The part-time author, swordsman and pilot leads his veteran Brit metal overlords into Sweden for another successful stadium rampage – the perfect warm-up for headlining the Carling Weekend: Reading an
Gothenburg is under siege. The city is awash with thousands of slightly toasted Swedes, speaking in that strange brand of Swinglish they’re known for. It has the air of a Cup Final, only more drunken. This is underscored by the fact that those with poor enough judgment to sport Kiss and AC/DC (rival clubs, effectively) T-shirts find pints – and in one grisly instance, a chair – being chucked their way.
There are 56,000 of them heading to the Ullevi Stadium tonight, which accounts for a ninth of Gothenburg’s population. Not only that, but the show is being broadcast across Scandinavia, which conservative estimates suspect will draw in over 20million viewers. For a pack of metal behemoths pushing 50, Iron Maiden never show their age. Bruce Dickinson’s voice is in top form and he manages to land a surprising number of wince-free jumps during ‘Wraithchild’. There are cracks, of course – like when NME inadvertently barges in on a member of the Maiden getting their arse massaged pre-show, or when drummer Nicko McBrain, care of some badly planned camera angles throughout ‘Die With Your Boots On’, treats the audience to a glimpse of his pulsing, spandex-cocooned scrotum, 10 feet wide on the big screen. Teens – a surprising number are in attendance – avert their eyes in surrogate embarrassment.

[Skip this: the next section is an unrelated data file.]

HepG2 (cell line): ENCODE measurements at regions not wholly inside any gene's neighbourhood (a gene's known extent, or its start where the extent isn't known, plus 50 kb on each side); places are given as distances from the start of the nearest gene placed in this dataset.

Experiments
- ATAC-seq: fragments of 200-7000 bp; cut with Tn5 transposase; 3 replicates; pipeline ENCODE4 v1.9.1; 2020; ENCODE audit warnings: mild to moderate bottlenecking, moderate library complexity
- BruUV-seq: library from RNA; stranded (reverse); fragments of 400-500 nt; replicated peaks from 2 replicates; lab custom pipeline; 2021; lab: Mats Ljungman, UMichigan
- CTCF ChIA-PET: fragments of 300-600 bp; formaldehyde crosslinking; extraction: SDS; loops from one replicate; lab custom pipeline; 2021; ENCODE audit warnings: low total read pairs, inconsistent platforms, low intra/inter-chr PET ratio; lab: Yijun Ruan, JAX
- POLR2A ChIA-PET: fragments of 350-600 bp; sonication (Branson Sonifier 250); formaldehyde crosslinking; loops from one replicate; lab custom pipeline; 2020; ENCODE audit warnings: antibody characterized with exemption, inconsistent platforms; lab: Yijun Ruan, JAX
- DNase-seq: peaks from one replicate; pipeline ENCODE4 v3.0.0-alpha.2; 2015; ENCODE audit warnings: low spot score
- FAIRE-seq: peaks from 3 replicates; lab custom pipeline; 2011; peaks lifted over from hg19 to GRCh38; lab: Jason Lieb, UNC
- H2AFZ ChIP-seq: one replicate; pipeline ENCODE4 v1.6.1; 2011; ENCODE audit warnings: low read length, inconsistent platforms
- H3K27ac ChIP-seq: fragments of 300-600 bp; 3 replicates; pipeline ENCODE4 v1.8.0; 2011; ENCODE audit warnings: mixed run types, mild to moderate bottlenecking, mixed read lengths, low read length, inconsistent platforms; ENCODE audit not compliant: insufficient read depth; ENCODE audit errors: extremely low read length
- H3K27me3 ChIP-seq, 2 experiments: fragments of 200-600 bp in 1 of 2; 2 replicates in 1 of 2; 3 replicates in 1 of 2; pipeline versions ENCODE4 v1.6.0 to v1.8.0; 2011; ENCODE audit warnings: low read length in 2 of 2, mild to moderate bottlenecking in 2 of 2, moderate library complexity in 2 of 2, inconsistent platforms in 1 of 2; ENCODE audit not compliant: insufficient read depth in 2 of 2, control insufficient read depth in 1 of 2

The Maiden have never shirked on spectacle, and tonight bodes well for their upcoming headline slot at the Carling Weekend: Reading and Leeds festivals. Signature tune ‘Iron Maiden’ sees a gigantic and expensive-looking bust of their legendary mascot Eddie appear, shoulders jiggling to the beat, while huge columns of flame book-end a wailing Bruce. Then, as the encore thunders past, a shambling mini-Eddie lumbers onto the stage like a nightmarish Disneyworld abortion, only to gently pat guitarist Adrian Smith on the head. This is simple music for a simpler time, but it has great purity of vision. It’s disheartening when Bruce announces, “This tour may be the last time we do these songs.”
Now we look to the top of the Reading/Leeds bill not with bemusement but with genuine enthusiasm. Expect from Iron Maiden one of the great festival turnarounds, those glorious acts of rediscovery. Break out the denim vest, children, British metal is coming home.